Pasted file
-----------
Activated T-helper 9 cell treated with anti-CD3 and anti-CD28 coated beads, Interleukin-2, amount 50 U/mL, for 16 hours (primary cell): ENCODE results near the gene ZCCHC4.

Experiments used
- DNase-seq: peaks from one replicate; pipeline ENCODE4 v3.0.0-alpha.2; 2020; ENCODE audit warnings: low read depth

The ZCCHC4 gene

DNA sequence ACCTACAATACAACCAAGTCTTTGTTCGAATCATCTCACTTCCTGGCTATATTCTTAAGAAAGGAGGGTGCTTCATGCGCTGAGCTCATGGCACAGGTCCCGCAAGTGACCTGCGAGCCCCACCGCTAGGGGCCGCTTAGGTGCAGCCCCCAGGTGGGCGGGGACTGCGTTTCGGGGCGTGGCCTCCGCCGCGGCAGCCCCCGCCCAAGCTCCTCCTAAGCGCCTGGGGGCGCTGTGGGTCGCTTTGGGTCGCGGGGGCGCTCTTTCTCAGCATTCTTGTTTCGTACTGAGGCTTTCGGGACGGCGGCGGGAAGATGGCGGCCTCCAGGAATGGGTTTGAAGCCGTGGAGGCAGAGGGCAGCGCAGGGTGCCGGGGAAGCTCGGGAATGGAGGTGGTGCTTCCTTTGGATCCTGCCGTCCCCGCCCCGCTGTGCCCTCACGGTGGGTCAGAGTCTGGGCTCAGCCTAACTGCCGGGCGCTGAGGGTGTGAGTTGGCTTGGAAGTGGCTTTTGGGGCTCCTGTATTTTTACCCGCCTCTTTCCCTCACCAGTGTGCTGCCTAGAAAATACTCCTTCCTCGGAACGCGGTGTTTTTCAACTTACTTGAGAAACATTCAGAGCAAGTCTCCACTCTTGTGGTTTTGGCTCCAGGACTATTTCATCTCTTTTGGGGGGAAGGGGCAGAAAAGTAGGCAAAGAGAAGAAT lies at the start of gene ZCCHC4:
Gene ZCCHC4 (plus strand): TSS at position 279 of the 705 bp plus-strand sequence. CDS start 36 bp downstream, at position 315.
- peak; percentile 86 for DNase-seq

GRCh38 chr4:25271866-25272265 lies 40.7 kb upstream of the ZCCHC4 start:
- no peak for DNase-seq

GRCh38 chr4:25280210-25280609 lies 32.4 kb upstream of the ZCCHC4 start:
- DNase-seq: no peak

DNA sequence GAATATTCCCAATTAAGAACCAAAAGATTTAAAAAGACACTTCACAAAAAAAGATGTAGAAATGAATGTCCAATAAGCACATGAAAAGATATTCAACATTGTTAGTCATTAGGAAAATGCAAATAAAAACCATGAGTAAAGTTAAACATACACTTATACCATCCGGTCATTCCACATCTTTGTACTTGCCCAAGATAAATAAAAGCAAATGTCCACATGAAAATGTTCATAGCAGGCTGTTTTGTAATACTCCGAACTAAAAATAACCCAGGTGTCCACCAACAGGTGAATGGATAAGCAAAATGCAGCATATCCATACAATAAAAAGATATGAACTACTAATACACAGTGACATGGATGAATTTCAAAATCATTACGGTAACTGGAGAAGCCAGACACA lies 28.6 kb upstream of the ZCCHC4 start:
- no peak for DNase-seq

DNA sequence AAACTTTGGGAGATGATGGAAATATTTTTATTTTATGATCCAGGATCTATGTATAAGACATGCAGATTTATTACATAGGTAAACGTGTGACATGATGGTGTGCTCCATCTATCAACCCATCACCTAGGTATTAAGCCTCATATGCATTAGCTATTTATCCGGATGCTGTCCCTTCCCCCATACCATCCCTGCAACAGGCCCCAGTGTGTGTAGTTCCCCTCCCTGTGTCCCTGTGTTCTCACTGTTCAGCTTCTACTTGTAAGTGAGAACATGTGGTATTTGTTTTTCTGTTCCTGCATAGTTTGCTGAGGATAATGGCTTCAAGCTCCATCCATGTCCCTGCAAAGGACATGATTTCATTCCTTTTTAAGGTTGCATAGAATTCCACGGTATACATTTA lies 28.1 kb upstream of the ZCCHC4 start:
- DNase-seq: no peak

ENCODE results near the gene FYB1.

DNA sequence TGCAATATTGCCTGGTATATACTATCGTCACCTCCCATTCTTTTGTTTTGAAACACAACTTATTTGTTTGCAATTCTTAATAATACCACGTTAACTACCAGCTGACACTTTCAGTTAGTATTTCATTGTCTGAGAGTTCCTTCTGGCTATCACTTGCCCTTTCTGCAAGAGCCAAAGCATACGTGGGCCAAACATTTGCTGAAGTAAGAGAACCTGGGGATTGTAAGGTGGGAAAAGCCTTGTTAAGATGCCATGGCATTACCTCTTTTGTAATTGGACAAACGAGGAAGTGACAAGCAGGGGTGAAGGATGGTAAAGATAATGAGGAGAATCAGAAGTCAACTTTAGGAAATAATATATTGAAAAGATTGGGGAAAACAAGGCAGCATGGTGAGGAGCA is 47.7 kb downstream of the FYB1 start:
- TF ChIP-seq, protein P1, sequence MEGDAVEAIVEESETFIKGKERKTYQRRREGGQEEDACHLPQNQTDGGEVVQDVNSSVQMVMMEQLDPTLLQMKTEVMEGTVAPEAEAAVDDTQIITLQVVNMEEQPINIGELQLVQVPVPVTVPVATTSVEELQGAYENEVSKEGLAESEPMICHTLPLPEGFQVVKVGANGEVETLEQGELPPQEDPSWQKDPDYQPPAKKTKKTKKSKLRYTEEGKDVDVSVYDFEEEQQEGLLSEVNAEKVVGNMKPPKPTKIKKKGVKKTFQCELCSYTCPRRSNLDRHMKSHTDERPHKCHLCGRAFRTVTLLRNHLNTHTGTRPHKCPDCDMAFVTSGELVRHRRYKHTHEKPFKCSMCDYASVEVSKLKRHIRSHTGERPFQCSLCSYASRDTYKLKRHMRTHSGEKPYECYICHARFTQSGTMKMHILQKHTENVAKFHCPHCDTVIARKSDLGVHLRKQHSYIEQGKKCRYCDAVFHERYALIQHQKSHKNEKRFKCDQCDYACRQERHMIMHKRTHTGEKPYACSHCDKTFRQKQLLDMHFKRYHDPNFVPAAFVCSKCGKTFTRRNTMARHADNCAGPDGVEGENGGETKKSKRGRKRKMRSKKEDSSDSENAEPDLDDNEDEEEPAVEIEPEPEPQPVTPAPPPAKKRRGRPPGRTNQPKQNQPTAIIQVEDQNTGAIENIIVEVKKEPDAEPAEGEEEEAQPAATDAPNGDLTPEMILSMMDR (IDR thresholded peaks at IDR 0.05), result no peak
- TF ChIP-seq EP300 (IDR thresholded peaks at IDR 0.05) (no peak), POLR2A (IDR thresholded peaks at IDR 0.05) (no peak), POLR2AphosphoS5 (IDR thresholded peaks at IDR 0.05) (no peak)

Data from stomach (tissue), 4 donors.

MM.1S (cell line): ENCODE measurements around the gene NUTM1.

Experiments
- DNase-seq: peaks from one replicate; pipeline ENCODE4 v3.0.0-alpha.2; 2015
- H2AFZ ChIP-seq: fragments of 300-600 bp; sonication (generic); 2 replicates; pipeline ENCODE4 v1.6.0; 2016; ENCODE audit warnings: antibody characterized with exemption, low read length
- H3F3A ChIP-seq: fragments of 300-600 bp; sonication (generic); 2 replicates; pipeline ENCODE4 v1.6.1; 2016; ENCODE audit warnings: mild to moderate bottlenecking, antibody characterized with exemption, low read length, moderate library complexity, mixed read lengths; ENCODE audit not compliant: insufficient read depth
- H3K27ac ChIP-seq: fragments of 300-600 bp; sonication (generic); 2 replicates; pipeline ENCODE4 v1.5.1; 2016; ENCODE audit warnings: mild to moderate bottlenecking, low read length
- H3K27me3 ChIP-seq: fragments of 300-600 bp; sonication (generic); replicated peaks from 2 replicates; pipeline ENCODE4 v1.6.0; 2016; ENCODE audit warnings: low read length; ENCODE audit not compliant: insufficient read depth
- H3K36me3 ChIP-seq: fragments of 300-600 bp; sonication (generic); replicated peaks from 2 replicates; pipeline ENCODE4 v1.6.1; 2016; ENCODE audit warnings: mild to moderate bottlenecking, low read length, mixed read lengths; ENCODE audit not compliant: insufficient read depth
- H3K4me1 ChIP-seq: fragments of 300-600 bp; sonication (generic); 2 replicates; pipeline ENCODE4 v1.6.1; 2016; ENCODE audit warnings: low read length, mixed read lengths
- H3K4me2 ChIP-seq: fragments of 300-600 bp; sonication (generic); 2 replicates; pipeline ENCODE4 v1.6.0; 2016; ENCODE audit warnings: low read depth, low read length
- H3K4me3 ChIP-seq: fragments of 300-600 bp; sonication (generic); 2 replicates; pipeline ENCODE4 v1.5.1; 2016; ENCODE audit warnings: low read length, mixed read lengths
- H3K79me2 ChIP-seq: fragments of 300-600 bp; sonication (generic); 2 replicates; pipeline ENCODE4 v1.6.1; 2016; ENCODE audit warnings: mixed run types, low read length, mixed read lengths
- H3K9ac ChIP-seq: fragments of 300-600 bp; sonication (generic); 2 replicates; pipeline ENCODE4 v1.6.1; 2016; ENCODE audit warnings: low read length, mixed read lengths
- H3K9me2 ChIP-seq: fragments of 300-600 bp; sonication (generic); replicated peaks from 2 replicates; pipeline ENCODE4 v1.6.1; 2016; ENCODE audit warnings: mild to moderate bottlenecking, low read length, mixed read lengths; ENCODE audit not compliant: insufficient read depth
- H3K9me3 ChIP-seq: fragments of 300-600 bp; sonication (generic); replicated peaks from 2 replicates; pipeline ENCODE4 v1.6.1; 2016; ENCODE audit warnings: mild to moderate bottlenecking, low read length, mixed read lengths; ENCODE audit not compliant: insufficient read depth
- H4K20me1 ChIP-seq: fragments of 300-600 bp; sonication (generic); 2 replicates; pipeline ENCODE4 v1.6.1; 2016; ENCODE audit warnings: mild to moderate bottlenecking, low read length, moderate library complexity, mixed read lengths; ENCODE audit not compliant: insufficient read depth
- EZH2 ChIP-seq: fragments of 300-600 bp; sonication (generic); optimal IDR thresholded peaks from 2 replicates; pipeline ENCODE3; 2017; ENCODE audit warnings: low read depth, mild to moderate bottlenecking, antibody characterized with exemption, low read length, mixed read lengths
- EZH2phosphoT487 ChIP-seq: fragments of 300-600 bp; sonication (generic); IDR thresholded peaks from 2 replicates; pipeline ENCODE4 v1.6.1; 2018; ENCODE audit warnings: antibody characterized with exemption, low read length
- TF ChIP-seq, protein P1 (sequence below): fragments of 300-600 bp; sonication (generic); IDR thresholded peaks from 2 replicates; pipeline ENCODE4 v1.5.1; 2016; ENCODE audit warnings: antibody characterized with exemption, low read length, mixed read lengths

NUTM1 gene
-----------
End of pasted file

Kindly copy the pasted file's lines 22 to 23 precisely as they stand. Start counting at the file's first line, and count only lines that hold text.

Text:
Experiments
- DNase-seq: peaks from one replicate; pipeline ENCODE4 v3.0.0-alpha.2; 2015